Thus Spake Zarathustra: A Book for All and None

By Friedrich Nietzsche

Page 38

the sake of
your thoughts! And if your thoughts succumb, your uprightness shall
still shout triumph thereby!

Ye shall love peace as a means to new wars--and the short peace more
than the long.

You I advise not to work, but to fight. You I advise not to peace, but
to victory. Let your work be a fight, let your peace be a victory!

One can only be silent and sit peacefully when one hath arrow and bow;
otherwise one prateth and quarrelleth. Let your peace be a victory!

Ye say it is the good cause which halloweth even war? I say unto you: it
is the good war which halloweth every cause.

War and courage have done more great things than charity. Not your
sympathy, but your bravery hath hitherto saved the victims.

"What is good?" ye ask. To be brave is good. Let the little girls say:
"To be good is what is pretty, and at the same time touching."

They call you heartless: but your heart is true, and I love the
bashfulness of your goodwill. Ye are ashamed of your flow, and others
are ashamed of their ebb.

Ye are ugly? Well then, my brethren, take the sublime about you, the
mantle of the ugly!

And when your soul becometh great, then doth it become haughty, and in
your sublimity there is wickedness. I know you.

In wickedness the haughty man and the weakling meet. But they
misunderstand one another. I know you.

Ye shall only have enemies to be hated, but not enemies to be despised.
Ye must be proud of your enemies; then, the successes of your enemies
are also your successes.

Resistance--that is the distinction of the slave. Let your distinction
be obedience. Let your commanding itself be obeying!

To the good warrior soundeth "thou shalt" pleasanter than "I will." And
all that is dear unto you, ye shall first have it commanded unto you.

Let your love to life be love to your highest hope; and let your highest
hope be the highest thought of life!

Your highest thought, however, ye shall have it commanded unto you by
me--and it is this: man is something that is to be surpassed.

So live your life of obedience and of war! What matter about long life!
What warrior wisheth to be spared!

I spare you not, I love you from my very heart, my brethren in war!--

Thus spake Zarathustra.


Somewhere there are still peoples and herds, but not with us, my
brethren: here there are states.

A state? What is that? Well! open now your ears unto me, for now will

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Text Comparison with The Case of Wagner Complete Works, Volume 8

Page 13
Page 16
Page 22
In Wagners case the first thing we notice is an hallucination, not of tones, but of attitudes.
Page 23
_ Wagner had the virtue of _décadents,_--pity.
Page 27
The despair with which Wagner tackled the problem of arranging in some way for Siegfried's birth, betrays how modern his feelings on this point actually were.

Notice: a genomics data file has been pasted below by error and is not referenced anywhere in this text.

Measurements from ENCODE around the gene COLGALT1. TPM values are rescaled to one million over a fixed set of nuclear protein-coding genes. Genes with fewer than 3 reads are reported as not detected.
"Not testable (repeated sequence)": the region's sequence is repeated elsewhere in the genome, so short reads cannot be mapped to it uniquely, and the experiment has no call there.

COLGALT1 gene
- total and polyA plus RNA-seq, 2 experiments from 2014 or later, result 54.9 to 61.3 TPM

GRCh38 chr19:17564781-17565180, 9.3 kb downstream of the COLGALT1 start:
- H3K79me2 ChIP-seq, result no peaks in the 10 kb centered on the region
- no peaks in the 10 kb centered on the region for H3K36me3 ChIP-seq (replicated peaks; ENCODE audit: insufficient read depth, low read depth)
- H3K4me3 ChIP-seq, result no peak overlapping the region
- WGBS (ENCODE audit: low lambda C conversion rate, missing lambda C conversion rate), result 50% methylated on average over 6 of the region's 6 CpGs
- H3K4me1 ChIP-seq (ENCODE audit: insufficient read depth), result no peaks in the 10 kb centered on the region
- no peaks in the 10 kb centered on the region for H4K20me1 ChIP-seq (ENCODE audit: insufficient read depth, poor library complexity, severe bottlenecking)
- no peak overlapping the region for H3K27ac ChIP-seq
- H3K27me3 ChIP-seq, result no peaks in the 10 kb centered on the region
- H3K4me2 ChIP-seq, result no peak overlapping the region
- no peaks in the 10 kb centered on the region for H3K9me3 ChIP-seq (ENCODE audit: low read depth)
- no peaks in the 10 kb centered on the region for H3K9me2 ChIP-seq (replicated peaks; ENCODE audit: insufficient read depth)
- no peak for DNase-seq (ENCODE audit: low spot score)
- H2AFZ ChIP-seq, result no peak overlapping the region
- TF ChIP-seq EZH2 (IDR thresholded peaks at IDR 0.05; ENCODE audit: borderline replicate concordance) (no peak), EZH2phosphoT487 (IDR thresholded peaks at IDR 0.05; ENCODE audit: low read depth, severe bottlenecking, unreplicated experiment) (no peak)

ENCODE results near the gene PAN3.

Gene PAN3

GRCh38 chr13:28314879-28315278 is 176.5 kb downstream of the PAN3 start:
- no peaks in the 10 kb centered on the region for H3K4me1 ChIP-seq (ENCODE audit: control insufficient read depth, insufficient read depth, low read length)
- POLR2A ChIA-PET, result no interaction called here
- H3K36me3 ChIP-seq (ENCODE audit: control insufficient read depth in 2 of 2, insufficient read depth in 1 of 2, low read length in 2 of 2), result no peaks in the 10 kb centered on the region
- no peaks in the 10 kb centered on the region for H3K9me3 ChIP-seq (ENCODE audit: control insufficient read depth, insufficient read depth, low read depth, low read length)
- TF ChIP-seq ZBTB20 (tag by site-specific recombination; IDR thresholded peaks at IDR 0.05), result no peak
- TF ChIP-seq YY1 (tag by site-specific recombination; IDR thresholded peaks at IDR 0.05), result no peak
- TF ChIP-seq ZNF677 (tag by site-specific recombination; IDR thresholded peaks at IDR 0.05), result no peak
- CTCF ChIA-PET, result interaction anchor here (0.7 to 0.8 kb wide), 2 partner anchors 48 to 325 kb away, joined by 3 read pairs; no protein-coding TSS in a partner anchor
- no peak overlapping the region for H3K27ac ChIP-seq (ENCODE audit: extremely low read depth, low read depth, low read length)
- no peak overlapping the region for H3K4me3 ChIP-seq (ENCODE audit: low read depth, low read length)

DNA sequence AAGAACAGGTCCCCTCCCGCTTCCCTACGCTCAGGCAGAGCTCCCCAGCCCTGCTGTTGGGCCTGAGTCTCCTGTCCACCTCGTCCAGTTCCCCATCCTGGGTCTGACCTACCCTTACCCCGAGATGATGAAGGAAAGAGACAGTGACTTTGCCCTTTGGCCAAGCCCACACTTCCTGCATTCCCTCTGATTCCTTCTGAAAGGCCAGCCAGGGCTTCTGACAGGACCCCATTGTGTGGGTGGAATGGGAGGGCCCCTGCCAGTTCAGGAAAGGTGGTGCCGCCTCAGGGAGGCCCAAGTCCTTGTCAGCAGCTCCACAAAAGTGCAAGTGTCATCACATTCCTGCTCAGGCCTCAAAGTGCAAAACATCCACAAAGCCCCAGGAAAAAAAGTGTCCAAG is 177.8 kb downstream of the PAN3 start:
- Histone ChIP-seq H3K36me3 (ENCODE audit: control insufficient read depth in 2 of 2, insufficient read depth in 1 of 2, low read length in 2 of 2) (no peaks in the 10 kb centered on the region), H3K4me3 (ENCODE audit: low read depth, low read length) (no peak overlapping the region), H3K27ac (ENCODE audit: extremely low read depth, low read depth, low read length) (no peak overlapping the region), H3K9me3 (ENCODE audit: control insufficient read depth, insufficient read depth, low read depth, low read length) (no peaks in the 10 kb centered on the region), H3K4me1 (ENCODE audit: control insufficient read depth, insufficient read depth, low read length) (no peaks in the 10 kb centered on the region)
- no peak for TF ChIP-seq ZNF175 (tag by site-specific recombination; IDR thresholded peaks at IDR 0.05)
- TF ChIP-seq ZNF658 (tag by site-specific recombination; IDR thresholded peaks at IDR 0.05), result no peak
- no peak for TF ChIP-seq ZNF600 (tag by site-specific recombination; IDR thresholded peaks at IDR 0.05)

Page 38
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Page 40
Triple alliance: a people can only conclude a _misalliance_ with the "Empire.
Page 43
Page 51
The manifold torments of the psychologist who has discovered this ruination, who discovers once, and then discovers almost repeatedly throughout all history, this universal inner "hopelessness" of higher men, this eternal "too late!" in every sense--may perhaps one day be the cause of his "going to the dogs "himself.
Page 54
Out of such abysses, out of the abyss of _great suspicion_ as well, a man returns as though born again, he has a new skin, he is more susceptible, more full of wickedness; he has a finer taste for joyfulness; he has a more sensitive tongue for all good things; his senses are more cheerful; he has acquired a second, more dangerous, innocence in gladness; he is more childish too, and a hundred times more cunning than ever he had been before.
Page 59
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4 All this affects the sources of our present philology: a sceptical and melancholy attitude.
Page 68
The bodily transmission of an individual science is something very rare.
Page 71
The real Greeks, and their "watering down" through the philologists.
Page 76
35 It is the same with the simplicity of antiquity as it is with the simplicity of style: it is the highest thing which we recognise and must imitate; but it is also the last Let it be remembered that the classic prose of the Greeks is also a late result 36 What a mockery of the study of the "humanities" lies in the fact that they were also called "belles lettres" (bellas litteras)! 37 Wolfs[5] reasons why the Egyptians, Hebrews Persians, and other Oriental nations were not to be set on the same plane with the Greeks and Romans: "The former have either not raised themselves, or have raised themselves only to a slight extent, above that type of culture which should be called a mere civilisation and bourgeois acquirement, as opposed to the higher and true culture of the mind.
Page 88
The polis utterly opposed to new education; culture nevertheless existed.
Page 93
But no "repentance" or contrition.
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mastery--for instance, a strict law of nature, the helplessness and superfluousness of all gods, the strict conception of the soul as a bodily process--all is over.
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[15] The fear of a beyond, and then again the fear of divine punishments will hardly have made men better.